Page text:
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Trouble In Greece
Reuters(June 25, 1995)

"Royal Wedding" reveals deep divisions in Greece.

ATHENS - Deep divisions are re-emerging in Greece over the deposed monarchy, prompted by the "royal" wedding of ousted Crown Prince Pavlos in London this week.

While the Greek socialist government fumes, European royalty is preparing to descend en masse for the July 1 marriage at the Greek Orthodox Cathedral in central London.

Pavlos, 28, a former British army officer who starts work soon for a U.S. shipping firm, will marry Marie-Chantal Miller, 26, the American daughter of a British millionaire.

The Greek monarchy was abolished in a 1974 referendum but the royal fanfare being drummed up around the wedding of the "Crown Prince" suggests hope may linger for a restoration.

"The ex-King is definitely using this wedding to present himself as the King of the Hellenes. His goal is to claim his right to the throne. This is unacceptable," Socialist deputy Evangelos Yannopoulos told Reuters.

King Juan Carlos and Queen Sophia of Spain, Pavlos's aunt and uncle, will attend. The royal houses from Denmark, Sweden and Jordan will also fly in.
Royalty-watchers are whispering about Britain's house of Windsor, which has direct blood ties to the defunct Greek royal family.

"Prince Philip and Prince Charles (the Queen's husband and son) will attend. But that may not be all," said a member of theex-King' s entourage, clearly referring to Queen Elizabeth.

Despite the ex-King's protests that this is a simple family affair which need not worry the Athens' government, all signs are to the contrary.

A private Greek television station will broadcast the event live, and 49 Greek and international channels have signed up to cover the wedding.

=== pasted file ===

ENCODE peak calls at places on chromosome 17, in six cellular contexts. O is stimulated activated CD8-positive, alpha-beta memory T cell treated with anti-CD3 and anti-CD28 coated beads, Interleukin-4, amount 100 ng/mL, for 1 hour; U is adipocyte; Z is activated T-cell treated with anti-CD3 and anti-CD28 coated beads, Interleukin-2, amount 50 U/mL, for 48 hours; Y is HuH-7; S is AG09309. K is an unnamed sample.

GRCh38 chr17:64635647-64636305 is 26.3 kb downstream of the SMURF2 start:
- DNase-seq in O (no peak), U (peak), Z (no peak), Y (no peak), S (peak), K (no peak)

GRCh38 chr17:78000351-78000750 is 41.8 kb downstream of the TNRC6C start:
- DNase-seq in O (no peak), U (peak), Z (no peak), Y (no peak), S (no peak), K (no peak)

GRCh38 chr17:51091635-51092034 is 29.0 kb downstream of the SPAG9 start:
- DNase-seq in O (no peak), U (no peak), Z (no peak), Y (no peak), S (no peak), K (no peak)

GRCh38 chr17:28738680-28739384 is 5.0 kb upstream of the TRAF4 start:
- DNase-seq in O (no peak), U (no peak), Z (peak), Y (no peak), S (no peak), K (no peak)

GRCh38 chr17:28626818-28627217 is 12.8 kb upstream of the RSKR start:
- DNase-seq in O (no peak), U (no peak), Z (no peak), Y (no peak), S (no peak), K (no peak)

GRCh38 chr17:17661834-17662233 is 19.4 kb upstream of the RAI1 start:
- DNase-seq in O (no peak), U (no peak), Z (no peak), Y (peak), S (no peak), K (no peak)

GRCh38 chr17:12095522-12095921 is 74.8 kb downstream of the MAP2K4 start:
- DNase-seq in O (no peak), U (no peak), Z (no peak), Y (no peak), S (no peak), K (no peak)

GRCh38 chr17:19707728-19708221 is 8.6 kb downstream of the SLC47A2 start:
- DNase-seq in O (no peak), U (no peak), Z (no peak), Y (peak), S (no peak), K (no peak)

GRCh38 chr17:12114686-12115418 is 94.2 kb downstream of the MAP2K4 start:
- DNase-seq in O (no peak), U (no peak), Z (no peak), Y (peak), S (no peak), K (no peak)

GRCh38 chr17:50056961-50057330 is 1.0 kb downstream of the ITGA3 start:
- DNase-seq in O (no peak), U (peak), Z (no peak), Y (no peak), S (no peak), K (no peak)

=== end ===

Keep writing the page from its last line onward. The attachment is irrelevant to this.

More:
About 2,500 people, including dozens of Greek parliamentary deputies, have been invited. Some 500 will pack the church and 2,000 others will watch the wedding live on giant screens.

Word that a number of conservative parliamentary deputies would attend has set off a storm of protest.

"The former king is trying to use this wedding to create a political issue and we are not going to assist him," Apostolos Kaklamanis, Socialist president of parliament, said.
The government has said attending the wedding was tantamountto questioning the validity of the new republic set up in 1974. Government spokesman Evangelos Venizelos, who denounced the former royal family as "museum pieces," accused the ex-King of milking the wedding for his own designs and said flatly the "monarchy issue is closed."
He also slammed the door on any plans Pavlos and his young bride might have to honeymoon in Greece.

"The government will not allow any member of the former royal family to enter Greece," he said.

Diplomats in Athens said the strong reaction to the ex-King reflected just how sensitive the country remained to events surrounding the colonels' coup in 1967 and their fall in 1974.

"These are turbulent times in the Balkans and anything can happen. The King has made it clear on several occasions that he wants to remind the Greek public that he is still around," said a European Union diplomat.

Constantine is vilified by many, especially on the Greek left, for contributing to the political instability that helped a group of disgruntled junior officers seize power in 1967.
He is also denounced for swearing in the first government after the colonels' coup and approving a succession of laws which permitted mass arrests and abuse of power before he fled the country in December 1967.